Bun Thang has long since become a typical dish of the epitome of Vietnamese cuisine in general and Hanoi in particular. These chicken broth vermicelli bowls are indeed a perfect combination of colour, flavour and taste. Known as the “five-coloured flower”, this Bun Thang will attract foodies and tourists at first sight.
For many generations, Hanoi cuisine has been marked by quintessential processing and consumption. Like Pho, the “national dish” is present all over the country, but only the Pho in Hanoi is considered the best.
Speaking of Hanoi cuisine, it will be a mistake if we don’t talk about Bun Thang.
Previously, Hanoi people could only savour this dish on special occasions such as the Tet Festival. In the past, the women of Ha Thanh, (Hanoi’s old name), skilfully took advantage of the leftover foods of the Lunar New Year to produce a “new” dish that was both delicious and economical. This explains why we find in this dish the most common ingredients of Tet dishes in the North: chicken, Vietnamese pork bologna, shrimps, marinated dried turnips, eggs… Having become popular, this dish has evolved over time by adapting certain original ingredients and is enjoyed throughout the year.
This noodle soup is indeed delicious in flavour, attractive in appearance. In the middle of the bowl is a circle surrounded by thinly sliced omelette, chicken, Vietnamese pork bologna with brown mushrooms and a little shrimp. At the top is the onion layer, evenly distributed and cut into slices.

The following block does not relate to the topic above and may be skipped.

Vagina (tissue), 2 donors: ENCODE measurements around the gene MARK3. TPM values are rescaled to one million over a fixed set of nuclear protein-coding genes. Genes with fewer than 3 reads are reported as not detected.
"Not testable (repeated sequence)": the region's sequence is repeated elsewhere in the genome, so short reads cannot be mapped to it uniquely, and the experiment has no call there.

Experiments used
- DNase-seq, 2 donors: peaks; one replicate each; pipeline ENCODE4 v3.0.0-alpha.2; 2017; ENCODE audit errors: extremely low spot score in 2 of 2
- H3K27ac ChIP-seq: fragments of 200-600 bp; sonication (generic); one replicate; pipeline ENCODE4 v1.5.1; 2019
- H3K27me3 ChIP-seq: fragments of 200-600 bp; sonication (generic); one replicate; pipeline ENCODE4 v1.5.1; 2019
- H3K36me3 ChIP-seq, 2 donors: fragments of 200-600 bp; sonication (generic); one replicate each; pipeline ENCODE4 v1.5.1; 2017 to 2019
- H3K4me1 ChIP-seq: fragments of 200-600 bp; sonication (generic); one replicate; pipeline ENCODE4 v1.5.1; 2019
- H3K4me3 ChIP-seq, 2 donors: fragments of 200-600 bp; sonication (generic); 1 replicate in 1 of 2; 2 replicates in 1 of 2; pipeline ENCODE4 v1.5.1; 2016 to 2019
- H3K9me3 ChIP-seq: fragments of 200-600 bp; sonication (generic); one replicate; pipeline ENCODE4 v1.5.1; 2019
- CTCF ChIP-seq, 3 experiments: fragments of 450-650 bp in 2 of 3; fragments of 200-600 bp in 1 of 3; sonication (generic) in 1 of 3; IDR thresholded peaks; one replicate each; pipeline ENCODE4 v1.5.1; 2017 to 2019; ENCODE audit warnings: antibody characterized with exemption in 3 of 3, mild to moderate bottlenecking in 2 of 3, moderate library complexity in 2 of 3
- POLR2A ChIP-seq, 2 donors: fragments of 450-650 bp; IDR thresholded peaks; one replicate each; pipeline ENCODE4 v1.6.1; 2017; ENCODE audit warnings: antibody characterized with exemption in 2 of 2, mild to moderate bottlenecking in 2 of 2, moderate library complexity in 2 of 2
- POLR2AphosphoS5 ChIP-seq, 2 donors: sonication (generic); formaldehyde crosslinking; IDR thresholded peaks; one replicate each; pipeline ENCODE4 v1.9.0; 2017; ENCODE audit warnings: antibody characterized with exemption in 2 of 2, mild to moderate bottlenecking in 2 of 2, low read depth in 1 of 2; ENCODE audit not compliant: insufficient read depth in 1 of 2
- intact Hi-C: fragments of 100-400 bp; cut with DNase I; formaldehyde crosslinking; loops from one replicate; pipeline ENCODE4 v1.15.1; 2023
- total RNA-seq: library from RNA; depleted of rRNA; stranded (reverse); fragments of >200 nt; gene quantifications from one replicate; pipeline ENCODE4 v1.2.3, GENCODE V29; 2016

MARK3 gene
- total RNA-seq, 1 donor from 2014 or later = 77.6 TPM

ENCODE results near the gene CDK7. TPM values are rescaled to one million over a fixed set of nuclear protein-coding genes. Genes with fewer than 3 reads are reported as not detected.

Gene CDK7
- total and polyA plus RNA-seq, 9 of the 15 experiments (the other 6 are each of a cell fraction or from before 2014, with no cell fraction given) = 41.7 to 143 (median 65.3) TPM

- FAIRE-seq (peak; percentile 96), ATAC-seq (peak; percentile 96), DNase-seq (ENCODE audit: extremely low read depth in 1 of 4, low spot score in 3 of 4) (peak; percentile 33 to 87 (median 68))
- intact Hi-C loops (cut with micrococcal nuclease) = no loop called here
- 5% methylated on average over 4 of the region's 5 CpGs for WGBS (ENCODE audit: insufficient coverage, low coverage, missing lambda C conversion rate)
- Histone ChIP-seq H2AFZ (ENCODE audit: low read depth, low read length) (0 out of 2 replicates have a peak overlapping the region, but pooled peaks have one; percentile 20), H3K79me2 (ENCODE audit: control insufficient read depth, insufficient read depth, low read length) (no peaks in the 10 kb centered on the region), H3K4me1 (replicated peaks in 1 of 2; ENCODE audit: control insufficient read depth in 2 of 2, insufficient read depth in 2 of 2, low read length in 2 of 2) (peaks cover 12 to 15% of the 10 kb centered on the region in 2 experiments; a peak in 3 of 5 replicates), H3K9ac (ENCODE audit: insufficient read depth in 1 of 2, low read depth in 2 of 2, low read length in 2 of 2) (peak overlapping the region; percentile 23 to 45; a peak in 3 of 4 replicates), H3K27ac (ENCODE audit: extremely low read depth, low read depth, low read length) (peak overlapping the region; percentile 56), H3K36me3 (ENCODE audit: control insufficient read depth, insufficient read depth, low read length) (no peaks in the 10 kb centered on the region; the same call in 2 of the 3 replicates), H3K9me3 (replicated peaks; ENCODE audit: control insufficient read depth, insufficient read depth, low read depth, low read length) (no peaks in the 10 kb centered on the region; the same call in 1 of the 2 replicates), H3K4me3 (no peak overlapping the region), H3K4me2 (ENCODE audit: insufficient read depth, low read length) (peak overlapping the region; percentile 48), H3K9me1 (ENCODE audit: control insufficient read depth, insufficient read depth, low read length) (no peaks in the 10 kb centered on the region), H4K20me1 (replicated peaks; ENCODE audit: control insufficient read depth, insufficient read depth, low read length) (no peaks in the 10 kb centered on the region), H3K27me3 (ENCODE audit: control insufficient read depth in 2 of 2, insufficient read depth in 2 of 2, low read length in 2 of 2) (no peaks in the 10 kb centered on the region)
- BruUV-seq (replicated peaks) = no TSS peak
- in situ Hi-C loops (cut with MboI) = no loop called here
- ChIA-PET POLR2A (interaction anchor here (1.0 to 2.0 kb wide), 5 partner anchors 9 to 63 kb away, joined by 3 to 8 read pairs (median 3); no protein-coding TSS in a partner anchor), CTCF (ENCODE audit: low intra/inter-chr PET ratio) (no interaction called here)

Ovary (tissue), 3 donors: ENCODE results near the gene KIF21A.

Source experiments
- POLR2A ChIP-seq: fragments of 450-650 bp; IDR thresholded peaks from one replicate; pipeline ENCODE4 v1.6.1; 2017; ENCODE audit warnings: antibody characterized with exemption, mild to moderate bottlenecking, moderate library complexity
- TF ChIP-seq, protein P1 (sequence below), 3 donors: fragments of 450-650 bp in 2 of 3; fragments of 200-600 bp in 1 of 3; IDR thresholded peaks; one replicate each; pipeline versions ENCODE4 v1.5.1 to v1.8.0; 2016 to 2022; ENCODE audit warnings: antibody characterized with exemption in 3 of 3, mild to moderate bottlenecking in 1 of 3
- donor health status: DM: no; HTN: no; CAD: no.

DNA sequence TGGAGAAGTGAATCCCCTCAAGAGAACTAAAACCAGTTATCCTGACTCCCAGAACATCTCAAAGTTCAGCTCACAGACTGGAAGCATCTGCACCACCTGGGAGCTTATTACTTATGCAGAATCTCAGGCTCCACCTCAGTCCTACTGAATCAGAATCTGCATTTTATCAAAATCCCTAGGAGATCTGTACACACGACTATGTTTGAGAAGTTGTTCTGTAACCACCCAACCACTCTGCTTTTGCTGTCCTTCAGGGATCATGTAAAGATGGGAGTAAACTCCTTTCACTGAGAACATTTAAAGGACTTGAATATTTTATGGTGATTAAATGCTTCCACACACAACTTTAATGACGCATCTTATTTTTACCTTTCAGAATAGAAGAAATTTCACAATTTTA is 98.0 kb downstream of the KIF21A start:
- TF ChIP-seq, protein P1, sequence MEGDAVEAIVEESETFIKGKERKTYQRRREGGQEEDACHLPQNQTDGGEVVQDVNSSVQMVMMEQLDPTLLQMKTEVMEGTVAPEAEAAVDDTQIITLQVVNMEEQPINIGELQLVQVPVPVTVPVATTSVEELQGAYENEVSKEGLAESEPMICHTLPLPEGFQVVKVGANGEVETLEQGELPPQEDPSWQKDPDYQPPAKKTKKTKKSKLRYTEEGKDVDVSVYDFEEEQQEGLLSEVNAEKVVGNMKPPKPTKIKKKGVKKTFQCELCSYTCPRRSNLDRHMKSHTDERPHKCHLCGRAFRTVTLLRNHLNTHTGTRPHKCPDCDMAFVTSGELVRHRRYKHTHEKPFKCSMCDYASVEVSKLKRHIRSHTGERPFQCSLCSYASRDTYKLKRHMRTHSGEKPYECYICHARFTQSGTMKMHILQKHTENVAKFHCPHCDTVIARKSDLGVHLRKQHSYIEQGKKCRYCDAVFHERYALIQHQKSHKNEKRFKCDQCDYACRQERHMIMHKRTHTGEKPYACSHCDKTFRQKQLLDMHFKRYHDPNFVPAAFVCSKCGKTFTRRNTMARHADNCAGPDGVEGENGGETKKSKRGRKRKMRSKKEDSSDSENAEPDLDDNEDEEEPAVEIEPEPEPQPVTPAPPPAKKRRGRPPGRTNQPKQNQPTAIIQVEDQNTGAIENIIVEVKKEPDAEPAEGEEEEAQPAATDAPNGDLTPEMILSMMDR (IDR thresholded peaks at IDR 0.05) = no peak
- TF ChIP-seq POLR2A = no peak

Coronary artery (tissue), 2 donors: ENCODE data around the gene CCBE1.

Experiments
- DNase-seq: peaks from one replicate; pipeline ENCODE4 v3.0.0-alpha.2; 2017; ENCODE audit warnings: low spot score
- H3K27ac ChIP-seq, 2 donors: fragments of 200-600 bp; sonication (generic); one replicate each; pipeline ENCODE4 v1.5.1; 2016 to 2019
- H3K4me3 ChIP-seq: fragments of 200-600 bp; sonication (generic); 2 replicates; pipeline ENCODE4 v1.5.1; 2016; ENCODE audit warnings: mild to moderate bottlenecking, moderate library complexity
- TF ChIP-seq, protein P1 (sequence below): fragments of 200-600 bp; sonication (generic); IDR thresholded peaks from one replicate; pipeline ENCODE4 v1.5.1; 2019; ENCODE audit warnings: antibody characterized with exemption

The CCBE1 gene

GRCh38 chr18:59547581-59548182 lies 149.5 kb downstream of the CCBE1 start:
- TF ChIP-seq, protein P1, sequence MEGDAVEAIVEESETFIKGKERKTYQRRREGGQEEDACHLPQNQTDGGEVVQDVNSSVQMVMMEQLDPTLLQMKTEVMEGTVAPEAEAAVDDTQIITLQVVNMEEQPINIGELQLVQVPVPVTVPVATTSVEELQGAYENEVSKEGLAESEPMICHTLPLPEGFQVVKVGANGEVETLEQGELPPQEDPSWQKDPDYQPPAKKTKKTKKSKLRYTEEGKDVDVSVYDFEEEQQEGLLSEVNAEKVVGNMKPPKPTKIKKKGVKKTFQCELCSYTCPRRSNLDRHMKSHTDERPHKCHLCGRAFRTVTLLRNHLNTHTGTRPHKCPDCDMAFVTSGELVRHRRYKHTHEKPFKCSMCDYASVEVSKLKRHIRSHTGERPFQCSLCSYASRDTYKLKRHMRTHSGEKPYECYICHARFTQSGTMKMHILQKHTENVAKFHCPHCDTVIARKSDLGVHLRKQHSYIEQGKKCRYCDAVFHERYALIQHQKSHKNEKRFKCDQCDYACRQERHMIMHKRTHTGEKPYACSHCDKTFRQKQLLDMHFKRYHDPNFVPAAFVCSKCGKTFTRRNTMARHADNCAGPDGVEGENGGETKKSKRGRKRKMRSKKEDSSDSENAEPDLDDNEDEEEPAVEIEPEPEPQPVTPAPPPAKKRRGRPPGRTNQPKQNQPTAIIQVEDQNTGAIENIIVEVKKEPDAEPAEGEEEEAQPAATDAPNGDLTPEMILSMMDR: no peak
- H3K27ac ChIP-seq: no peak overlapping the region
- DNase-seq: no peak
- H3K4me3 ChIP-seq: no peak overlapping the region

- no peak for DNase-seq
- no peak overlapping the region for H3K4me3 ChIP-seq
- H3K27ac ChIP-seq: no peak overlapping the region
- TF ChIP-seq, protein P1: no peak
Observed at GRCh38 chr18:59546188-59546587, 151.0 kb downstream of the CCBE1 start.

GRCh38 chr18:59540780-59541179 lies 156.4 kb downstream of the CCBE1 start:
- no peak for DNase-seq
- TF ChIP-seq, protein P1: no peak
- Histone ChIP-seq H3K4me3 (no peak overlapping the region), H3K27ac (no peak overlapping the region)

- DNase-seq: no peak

The ingredients for a Bun Thang Hanoi are very simple, anyone can easily find in the local market. But making a delicious bowl of vermicelli isn’t easy. Therefore, Bun Thang is considered the most sophisticated dish of Hanoi peoples.
The cook must be very picky and careful at every step: the selection of ingredients, the preliminary processing and the presentation. To make a bowl of chicken broth vermicelli, you need about 20 kinds of ingredients. So the Hanoi noodle bowl is a combination of subtle little things to give the perfect taste.
The broth is an important ingredient in determining the deliciousness of Bun Thang. The cook should skim the pot during cooking to prevent the water from becoming cloudy. The broth should be clear but sweet.
The delicacy of the Hanoi people is to use the available ingredients, without resorting to a sour taste, but to “drive out” the disgust of the dishes on Tet holiday.
Bun Thang Hanoi is appealing with the resonance of colours, flavours and even sounds that are pleasant to enjoy. The radish is crisp and sounds perfect with the sweetness of Vietnamese mortadella. To taste a bowl of bun like this is to appreciate a work of art full of colour and taste. It is also how diners receive the sincerity of skilful and meticulous housewives.